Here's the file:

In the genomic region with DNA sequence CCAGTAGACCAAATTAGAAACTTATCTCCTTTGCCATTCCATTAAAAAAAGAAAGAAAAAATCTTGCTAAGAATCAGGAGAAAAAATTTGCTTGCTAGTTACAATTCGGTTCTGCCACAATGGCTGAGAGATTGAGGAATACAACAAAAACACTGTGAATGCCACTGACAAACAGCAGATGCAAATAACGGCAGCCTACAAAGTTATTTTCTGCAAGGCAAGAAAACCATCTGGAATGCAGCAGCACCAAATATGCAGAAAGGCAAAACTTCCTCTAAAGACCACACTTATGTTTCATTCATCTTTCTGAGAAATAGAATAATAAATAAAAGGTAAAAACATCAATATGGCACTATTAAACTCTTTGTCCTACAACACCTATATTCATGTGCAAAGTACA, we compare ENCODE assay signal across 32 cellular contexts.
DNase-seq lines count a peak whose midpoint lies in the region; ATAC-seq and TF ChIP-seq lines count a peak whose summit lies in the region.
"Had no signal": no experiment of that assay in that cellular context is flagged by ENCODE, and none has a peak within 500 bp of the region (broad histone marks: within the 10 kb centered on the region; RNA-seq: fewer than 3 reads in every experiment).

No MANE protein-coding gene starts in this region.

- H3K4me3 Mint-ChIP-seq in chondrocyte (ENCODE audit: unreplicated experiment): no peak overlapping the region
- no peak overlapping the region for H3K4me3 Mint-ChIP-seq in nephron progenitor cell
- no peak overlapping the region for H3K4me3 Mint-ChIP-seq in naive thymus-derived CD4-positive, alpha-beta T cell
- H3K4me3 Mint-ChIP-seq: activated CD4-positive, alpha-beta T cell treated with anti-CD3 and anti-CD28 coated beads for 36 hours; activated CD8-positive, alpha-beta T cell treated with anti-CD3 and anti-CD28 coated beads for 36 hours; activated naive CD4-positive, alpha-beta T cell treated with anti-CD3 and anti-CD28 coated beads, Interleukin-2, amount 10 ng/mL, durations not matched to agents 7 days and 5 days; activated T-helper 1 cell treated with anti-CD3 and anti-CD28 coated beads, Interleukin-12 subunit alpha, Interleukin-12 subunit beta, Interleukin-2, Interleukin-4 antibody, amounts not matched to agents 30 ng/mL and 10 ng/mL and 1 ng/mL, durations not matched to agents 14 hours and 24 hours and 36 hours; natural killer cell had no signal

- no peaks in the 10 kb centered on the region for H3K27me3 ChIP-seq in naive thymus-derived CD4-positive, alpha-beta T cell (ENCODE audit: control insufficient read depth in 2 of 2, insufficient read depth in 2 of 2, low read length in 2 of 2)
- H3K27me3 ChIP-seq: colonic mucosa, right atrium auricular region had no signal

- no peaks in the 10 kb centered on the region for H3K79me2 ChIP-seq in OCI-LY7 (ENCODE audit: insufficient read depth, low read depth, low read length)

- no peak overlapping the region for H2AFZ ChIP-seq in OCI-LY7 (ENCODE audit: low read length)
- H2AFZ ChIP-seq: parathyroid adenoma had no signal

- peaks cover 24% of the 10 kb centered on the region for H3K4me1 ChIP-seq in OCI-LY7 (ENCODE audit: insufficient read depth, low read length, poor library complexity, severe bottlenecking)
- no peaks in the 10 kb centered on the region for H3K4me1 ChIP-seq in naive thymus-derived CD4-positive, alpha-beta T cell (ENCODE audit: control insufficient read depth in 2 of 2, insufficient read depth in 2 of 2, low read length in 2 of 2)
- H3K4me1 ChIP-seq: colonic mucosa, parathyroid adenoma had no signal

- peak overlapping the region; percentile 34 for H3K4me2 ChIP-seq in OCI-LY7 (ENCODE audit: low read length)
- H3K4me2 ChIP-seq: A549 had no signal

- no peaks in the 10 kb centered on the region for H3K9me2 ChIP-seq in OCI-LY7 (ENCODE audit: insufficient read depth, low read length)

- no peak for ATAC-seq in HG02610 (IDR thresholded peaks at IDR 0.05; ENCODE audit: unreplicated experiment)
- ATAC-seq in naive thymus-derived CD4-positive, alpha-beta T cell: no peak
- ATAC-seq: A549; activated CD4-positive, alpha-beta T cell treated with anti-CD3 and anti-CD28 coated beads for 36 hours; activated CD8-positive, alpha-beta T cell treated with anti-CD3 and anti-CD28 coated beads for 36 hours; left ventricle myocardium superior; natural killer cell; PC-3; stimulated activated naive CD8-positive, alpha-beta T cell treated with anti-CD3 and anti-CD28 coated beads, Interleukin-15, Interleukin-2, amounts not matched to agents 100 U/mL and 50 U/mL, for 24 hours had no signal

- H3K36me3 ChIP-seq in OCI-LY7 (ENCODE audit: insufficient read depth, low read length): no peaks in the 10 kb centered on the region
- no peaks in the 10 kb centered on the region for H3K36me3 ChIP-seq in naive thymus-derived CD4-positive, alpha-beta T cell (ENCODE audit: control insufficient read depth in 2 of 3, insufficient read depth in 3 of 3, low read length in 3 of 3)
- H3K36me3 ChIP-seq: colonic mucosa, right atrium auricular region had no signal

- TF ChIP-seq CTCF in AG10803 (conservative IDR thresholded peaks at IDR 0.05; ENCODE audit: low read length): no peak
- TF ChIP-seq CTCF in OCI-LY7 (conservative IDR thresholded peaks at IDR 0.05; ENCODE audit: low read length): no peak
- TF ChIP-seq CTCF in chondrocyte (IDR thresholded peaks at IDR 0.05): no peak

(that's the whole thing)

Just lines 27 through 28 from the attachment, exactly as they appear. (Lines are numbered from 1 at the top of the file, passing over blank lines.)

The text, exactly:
- TF ChIP-seq CTCF in OCI-LY7 (conservative IDR thresholded peaks at IDR 0.05; ENCODE audit: low read length): no peak
- TF ChIP-seq CTCF in chondrocyte (IDR thresholded peaks at IDR 0.05): no peak